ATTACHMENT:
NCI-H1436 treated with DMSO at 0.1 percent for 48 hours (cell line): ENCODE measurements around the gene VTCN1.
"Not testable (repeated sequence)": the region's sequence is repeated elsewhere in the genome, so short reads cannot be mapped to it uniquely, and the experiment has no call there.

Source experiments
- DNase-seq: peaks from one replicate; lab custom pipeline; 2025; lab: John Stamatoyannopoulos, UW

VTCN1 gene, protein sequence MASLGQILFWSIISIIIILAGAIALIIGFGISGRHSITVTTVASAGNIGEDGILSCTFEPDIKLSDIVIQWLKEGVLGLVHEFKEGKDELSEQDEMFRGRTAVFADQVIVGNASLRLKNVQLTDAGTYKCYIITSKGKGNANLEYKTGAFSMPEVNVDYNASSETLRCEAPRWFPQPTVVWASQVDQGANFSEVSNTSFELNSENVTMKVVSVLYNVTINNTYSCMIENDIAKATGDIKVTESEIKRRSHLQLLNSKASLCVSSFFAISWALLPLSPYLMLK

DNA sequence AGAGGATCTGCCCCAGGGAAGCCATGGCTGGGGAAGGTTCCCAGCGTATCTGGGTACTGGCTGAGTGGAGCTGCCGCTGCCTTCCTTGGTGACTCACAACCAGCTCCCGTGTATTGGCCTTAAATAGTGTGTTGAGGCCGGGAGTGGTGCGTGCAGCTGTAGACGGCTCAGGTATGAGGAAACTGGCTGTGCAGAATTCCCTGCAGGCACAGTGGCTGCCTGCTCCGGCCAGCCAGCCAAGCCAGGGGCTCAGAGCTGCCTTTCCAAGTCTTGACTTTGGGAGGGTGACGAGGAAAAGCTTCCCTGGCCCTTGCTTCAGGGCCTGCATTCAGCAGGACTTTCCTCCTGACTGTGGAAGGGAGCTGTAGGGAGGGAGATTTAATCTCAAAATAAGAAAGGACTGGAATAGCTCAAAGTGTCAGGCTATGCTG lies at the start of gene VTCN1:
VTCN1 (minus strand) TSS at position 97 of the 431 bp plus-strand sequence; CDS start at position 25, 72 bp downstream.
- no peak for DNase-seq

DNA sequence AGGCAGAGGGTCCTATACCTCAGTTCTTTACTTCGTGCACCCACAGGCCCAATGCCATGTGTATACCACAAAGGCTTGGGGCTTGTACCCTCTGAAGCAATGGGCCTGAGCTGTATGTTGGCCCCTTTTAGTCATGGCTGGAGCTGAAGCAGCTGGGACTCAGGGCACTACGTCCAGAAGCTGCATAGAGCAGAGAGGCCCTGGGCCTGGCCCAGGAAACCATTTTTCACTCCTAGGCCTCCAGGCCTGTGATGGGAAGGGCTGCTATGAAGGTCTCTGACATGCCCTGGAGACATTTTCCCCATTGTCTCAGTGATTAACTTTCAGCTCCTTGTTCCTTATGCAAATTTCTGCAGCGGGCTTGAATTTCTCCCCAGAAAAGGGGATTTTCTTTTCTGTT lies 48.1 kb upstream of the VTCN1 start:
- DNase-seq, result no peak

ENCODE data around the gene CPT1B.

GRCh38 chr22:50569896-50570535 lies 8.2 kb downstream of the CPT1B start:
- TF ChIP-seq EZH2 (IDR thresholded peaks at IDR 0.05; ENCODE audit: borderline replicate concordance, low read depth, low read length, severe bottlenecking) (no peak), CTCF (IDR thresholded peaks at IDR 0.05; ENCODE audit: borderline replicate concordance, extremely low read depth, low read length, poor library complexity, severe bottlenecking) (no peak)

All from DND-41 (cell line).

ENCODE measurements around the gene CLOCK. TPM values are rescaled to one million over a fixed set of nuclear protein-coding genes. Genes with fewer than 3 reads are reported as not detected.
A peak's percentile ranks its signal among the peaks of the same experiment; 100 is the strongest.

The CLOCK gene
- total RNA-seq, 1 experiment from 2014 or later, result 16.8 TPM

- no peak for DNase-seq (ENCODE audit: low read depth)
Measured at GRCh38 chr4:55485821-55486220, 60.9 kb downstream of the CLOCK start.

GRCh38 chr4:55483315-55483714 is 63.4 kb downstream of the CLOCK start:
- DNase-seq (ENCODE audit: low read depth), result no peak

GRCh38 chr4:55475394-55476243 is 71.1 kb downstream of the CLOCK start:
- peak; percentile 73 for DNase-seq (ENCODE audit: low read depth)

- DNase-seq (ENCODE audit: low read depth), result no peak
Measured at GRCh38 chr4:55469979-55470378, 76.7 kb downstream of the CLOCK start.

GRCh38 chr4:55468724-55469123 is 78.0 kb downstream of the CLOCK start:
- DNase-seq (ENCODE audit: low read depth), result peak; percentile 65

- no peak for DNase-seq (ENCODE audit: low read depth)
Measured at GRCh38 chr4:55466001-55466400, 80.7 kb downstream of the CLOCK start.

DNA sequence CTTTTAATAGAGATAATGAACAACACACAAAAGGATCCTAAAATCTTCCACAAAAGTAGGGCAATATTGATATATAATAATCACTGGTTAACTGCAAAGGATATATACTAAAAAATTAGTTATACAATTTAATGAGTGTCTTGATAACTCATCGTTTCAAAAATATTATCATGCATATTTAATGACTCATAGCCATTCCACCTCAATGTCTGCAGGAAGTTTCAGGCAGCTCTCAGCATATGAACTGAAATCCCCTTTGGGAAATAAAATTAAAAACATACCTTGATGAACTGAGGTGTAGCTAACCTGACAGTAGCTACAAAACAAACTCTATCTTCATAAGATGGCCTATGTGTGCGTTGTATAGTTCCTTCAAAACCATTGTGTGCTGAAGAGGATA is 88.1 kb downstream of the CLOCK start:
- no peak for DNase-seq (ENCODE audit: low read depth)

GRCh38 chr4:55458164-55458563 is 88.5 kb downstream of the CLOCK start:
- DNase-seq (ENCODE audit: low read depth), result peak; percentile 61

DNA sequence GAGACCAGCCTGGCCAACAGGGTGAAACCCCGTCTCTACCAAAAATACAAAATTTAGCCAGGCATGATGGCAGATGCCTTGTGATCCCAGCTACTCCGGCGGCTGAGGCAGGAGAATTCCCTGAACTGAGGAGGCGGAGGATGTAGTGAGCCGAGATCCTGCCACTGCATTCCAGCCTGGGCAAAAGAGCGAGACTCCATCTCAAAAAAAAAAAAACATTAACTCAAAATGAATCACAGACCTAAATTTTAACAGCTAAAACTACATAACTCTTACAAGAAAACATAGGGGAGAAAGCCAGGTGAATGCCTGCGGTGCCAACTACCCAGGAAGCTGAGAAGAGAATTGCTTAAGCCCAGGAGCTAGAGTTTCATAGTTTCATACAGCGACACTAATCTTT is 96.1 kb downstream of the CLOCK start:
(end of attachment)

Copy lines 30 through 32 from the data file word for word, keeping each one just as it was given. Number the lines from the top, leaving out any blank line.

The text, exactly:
Measured at GRCh38 chr4:55466001-55466400, 80.7 kb downstream of the CLOCK start.

DNA sequence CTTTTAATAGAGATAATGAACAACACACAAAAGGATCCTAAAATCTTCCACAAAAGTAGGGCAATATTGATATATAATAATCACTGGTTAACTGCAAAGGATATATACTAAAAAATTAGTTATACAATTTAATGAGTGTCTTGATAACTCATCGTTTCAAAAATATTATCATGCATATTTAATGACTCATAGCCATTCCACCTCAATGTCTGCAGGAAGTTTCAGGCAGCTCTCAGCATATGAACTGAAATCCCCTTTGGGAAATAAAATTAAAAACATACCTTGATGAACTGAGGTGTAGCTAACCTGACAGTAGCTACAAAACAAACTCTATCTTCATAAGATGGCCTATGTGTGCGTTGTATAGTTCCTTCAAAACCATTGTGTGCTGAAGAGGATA is 88.1 kb downstream of the CLOCK start:
- no peak for DNase-seq (ENCODE audit: low read depth)